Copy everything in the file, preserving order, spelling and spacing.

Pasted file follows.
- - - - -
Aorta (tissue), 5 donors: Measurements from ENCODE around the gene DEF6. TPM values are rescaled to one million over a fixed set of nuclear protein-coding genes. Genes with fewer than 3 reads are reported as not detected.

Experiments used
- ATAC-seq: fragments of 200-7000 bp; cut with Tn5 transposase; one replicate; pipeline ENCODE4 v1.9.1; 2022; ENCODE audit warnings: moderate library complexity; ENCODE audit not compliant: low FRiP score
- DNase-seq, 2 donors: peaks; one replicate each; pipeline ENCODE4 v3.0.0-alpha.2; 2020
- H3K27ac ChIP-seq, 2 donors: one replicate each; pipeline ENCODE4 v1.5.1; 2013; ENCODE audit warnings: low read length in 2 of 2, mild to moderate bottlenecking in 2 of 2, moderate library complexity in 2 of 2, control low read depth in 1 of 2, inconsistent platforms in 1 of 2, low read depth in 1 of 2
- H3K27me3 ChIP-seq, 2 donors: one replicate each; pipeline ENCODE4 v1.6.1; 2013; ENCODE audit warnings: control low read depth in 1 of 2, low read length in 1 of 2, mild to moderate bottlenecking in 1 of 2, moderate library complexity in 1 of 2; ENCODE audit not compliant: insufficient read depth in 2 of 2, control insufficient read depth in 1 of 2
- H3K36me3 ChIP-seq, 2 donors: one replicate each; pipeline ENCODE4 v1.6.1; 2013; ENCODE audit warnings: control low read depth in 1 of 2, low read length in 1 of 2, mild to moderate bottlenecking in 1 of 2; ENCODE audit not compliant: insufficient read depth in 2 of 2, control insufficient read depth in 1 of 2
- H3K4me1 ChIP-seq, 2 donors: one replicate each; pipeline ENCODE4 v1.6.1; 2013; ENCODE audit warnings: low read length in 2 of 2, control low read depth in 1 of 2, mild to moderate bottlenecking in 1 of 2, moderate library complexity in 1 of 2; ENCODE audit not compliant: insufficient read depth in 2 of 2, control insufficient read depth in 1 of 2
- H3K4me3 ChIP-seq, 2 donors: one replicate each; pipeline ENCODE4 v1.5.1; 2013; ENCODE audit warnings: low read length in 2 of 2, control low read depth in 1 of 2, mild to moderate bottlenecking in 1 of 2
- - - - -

Aorta (tissue), 5 donors: Measurements from ENCODE around the gene DEF6. TPM values are rescaled to one million over a fixed set of nuclear protein-coding genes. Genes with fewer than 3 reads are reported as not detected.

Experiments used
- ATAC-seq: fragments of 200-7000 bp; cut with Tn5 transposase; one replicate; pipeline ENCODE4 v1.9.1; 2022; ENCODE audit warnings: moderate library complexity; ENCODE audit not compliant: low FRiP score
- DNase-seq, 2 donors: peaks; one replicate each; pipeline ENCODE4 v3.0.0-alpha.2; 2020
- H3K27ac ChIP-seq, 2 donors: one replicate each; pipeline ENCODE4 v1.5.1; 2013; ENCODE audit warnings: low read length in 2 of 2, mild to moderate bottlenecking in 2 of 2, moderate library complexity in 2 of 2, control low read depth in 1 of 2, inconsistent platforms in 1 of 2, low read depth in 1 of 2
- H3K27me3 ChIP-seq, 2 donors: one replicate each; pipeline ENCODE4 v1.6.1; 2013; ENCODE audit warnings: control low read depth in 1 of 2, low read length in 1 of 2, mild to moderate bottlenecking in 1 of 2, moderate library complexity in 1 of 2; ENCODE audit not compliant: insufficient read depth in 2 of 2, control insufficient read depth in 1 of 2
- H3K36me3 ChIP-seq, 2 donors: one replicate each; pipeline ENCODE4 v1.6.1; 2013; ENCODE audit warnings: control low read depth in 1 of 2, low read length in 1 of 2, mild to moderate bottlenecking in 1 of 2; ENCODE audit not compliant: insufficient read depth in 2 of 2, control insufficient read depth in 1 of 2
- H3K4me1 ChIP-seq, 2 donors: one replicate each; pipeline ENCODE4 v1.6.1; 2013; ENCODE audit warnings: low read length in 2 of 2, control low read depth in 1 of 2, mild to moderate bottlenecking in 1 of 2, moderate library complexity in 1 of 2; ENCODE audit not compliant: insufficient read depth in 2 of 2, control insufficient read depth in 1 of 2
- H3K4me3 ChIP-seq, 2 donors: one replicate each; pipeline ENCODE4 v1.5.1; 2013; ENCODE audit warnings: low read length in 2 of 2, control low read depth in 1 of 2, mild to moderate bottlenecking in 1 of 2